Chennai, Tamil Nadu
Bangalore was great, nay, it was awesome. A fantastic city of hospitality, culture and good times. But it was time to press on to the next destination. Chennai (formally Madras) is the capital of the state of Tamil Nadu, and according to the most recent census, is officially the fourth largest city in India behind Mumbai, New Delhi, and Kolkata (although Bangalore is so close in size and growing so fast, that it could very well be bigger than Chennai).
The announcement at the beginning of the Kingfisher flight to Chennai went something like this:
“Good afternoon and welcome aboard flight 2907 with service to Chennai. All of your luggage should be now safely stowed under the seats in front of you or in the overhead compartments. If we could now direct your attention to the front of the plane, we will demonstrate the safety features of this aircraft. To use your seat belt… Uh… never mind, we are now making our descent into Chennai international airport, we hope you enjoyed your flight.”
Chennai lies on the lower eastern coast of India, and is a gateway to many other destinations. Two major train stations and two airports service travelers that want to see Tamil Nadu, and Chennai is one of only two cities with service to Port Blair and the Anadman Islands. I’m planning some stops in Tamil Nadu, so Chennai is my way in.
Getting off of the plane, I was hit with a wave of humidity and heat that was very pleasant. This time of year, Chennai and the surrounding areas hover around a respectable 30°C. That is temperatures for the cool post monsoon season. Temperatures of 40°C and higher occur in the hot season of June and July.
I grabbed my luggage and bartered for a prepaid taxi to take me to Hotel Central Tower, which is right across the street from the Chennai Central Train station and close to the Egmore Train Station. All of the prepaid taxis at the airport are old Hindustan Motors Ambassador with bald tires and no suspension. The taxi entered the streets of Chennai with a honk and a wave out the window, and we were off.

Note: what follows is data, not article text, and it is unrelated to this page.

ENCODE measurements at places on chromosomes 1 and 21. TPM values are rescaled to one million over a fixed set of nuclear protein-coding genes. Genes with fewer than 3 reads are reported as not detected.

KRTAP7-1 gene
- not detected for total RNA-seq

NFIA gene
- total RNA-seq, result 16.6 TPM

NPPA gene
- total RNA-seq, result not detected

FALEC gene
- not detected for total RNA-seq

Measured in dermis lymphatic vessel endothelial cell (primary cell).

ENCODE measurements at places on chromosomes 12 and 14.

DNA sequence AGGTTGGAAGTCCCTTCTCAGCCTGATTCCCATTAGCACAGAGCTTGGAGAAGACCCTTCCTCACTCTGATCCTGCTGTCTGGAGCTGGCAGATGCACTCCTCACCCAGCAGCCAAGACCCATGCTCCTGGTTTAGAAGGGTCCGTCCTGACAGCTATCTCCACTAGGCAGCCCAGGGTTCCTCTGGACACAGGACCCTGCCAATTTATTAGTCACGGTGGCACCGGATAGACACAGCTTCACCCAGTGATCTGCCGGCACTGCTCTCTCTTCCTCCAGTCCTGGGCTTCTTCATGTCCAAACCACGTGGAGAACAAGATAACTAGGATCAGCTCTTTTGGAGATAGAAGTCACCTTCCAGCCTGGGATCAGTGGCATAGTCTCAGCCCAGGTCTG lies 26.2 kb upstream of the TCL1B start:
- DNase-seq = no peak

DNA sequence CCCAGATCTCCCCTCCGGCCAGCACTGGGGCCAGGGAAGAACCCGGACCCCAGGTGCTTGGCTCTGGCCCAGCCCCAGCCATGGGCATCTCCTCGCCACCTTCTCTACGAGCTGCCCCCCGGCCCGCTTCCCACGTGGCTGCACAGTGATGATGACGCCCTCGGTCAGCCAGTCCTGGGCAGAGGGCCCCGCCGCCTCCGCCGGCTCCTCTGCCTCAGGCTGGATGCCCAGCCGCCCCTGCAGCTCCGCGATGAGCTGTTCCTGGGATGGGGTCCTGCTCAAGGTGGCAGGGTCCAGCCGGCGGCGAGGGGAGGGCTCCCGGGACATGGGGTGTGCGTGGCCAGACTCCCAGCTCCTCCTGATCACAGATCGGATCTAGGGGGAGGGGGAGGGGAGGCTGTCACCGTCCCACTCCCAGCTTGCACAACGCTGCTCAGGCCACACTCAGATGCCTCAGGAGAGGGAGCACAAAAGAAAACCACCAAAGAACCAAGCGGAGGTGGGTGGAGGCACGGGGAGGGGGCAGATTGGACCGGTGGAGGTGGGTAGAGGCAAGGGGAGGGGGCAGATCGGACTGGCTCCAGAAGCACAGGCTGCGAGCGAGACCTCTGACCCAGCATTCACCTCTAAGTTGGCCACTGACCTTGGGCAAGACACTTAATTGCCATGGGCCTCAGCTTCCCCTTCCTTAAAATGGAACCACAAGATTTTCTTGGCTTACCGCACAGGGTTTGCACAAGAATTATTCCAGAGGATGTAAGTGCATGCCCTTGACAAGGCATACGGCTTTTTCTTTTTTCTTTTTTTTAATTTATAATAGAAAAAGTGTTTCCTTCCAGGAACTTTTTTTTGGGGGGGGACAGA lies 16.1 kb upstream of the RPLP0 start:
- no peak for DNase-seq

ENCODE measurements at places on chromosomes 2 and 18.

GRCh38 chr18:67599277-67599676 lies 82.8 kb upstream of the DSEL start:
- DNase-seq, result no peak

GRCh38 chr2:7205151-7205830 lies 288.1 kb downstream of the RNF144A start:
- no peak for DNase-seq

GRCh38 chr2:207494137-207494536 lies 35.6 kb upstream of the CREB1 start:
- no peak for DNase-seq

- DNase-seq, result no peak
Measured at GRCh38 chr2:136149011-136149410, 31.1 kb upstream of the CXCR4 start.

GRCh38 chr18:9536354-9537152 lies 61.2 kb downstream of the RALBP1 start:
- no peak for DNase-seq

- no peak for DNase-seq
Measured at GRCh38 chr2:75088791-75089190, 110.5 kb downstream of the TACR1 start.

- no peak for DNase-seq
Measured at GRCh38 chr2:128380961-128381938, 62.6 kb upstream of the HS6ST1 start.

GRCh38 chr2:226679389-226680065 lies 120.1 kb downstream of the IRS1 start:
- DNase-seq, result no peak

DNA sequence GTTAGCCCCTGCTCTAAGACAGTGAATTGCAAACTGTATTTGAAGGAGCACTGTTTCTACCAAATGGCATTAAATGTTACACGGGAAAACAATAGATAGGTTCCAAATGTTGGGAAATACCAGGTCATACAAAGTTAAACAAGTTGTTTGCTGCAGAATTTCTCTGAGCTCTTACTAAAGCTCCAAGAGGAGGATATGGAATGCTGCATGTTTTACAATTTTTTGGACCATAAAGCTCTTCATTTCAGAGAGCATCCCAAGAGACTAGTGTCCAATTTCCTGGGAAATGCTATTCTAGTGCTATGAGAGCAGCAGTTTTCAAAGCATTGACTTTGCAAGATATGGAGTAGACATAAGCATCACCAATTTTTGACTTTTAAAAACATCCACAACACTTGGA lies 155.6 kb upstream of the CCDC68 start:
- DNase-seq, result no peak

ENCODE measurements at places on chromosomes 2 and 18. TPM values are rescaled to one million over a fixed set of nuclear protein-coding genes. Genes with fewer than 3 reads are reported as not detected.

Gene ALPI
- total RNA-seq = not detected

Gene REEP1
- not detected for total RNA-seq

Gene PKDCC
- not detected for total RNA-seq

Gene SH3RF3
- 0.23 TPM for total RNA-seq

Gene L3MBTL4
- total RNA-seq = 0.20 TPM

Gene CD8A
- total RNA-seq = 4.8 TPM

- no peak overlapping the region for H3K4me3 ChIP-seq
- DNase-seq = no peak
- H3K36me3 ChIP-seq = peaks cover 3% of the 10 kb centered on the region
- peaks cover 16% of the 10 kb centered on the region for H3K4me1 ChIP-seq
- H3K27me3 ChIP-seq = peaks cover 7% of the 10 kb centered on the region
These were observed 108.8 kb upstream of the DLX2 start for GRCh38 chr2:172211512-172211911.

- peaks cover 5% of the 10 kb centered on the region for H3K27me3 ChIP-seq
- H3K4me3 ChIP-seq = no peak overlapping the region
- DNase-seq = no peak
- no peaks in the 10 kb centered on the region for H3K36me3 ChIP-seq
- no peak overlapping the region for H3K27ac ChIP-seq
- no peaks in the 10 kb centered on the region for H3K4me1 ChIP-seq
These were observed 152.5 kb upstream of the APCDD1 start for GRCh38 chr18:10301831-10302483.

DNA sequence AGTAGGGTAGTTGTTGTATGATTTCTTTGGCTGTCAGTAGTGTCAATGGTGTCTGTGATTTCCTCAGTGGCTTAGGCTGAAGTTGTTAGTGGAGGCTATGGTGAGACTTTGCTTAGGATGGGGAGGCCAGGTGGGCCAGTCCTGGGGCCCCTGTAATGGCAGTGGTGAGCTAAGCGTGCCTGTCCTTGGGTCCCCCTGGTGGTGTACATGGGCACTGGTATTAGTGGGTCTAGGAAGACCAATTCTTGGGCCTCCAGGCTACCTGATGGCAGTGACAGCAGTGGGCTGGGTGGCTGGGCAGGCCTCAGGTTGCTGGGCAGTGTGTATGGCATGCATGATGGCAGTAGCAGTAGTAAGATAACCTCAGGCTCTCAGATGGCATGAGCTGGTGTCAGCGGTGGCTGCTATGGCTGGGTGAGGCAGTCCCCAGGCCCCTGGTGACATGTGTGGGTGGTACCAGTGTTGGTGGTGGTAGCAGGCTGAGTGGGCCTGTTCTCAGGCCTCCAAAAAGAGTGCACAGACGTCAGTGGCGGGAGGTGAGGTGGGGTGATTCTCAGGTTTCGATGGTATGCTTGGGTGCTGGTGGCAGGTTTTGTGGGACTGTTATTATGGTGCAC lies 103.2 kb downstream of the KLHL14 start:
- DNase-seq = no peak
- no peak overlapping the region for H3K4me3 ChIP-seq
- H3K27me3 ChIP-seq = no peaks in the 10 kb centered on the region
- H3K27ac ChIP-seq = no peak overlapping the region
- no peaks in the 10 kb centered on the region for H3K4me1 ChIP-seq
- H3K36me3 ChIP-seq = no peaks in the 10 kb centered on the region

The streets here are not as chaotic as Kathmandu, but they are definitely noisier. Instead of a lot of honk honk and beep beep, there is one constant drone of horns… 24/7 on Poonamaliee road, and just like Bangalore, there is construction everywhere. In fact, a new metro rail is being built right across from the hotel.
Central Tower is in a rather seedy part of town and is mainly used as a transit hotel, (groups of businessmen heading out to conventions are always in the lobby) so the rooms were small, but adequate, with A/C, TV, and an Indian wet bathroom. I was expecting the attached restaurant to be less than stellar since my disappointment with the hotel food at The Grand McGrath, but I was delightfully surprised how good the food was. The vegetable curry was hot, in temperature and spice, and the chai was outstanding, and both together was less than 200 Irp ($4). I guess you need to have good food to service the “In Transit” businessman.
The next day I get to see Chennai by day. The area I’m in is still a little seedy… And now smelly as they have most of the sewers open, cleaning them out and renovating them with the new construction.
So I hop in an autorickshaw and tell the driver to take me to the shopping district. He takes me to, what I can only describe as a large Polo Park or Market Mall. In fact a lot of the same stores are in it that are at home including a western style cheese shop. The only good thing I can say is that I found an Apple retailer and FINALLY found a camera adapter kit for the iPad, so expect a couple of big photo dumps soon.
I walk out of the mall, and the same autorickshaw driver sees me.
“Hey boss, you don’t like this one?”
“No, it’s the same as in Canada”
“Ahhh…. Ok, I take you to a better place. No charge”
My BS radar instantly went into overdrive at that point, because every driver, porter, tout, waiter, and even the children walk around with their hand out when they see a westerner, but I decided to take the chance that he wasn’t trying to fleece me too much.
It was refreshing to have an honest driver, he didn’t charge me and took me to the open market. Fruit stands, carpets, fabric, carvings, and many other stalls. It was awesome. I wandered for a couple of hours and came across this stand that sold spices, and ground stuff in front of you and then sealed it in vacuum bags. The smell was so intoxicating that I almost took out a granola bar (my current emergency food) and said “can you put some of that stuff on this?”
Instead, I got them to grind a garam masala for me (custom made with extra garam in it). I also found a T-shirt place and picked up a Chennai shirt, and got a snack of deep fried chilies and some other fresh chaat (snacks).
After I recovered from the Yum coma, I went to the autorickshaw stand, and low and behold, the same guy was there…
Ahhh… Now I get it.
“Hey boss, this one is better.”
“Ya. That was good. Which beach do all of the tourists go to?”
“Where do you go?”
“Take me there”
The beaches are huge. I mean they are enormous. Not only does the white sand stretch down the entire coastline of Chennai, but it took almost half an hour walk to get to the ocean.
Besides two Japanese guys on horseback, I think I was the only westerner there.
Vendors and chai wallahs were at the street side of the beach, and at the ocean’s side there were make shift huts made of bamboo and thatch with people just lounging. In the middle were children playing and a couple of cricket and volleyball games.
I walked up and down for a bit, then headed back to the street side of the beach…
“Hey boss, where would you like to go now?”
“Take me to my hotel… But take the scenic route…”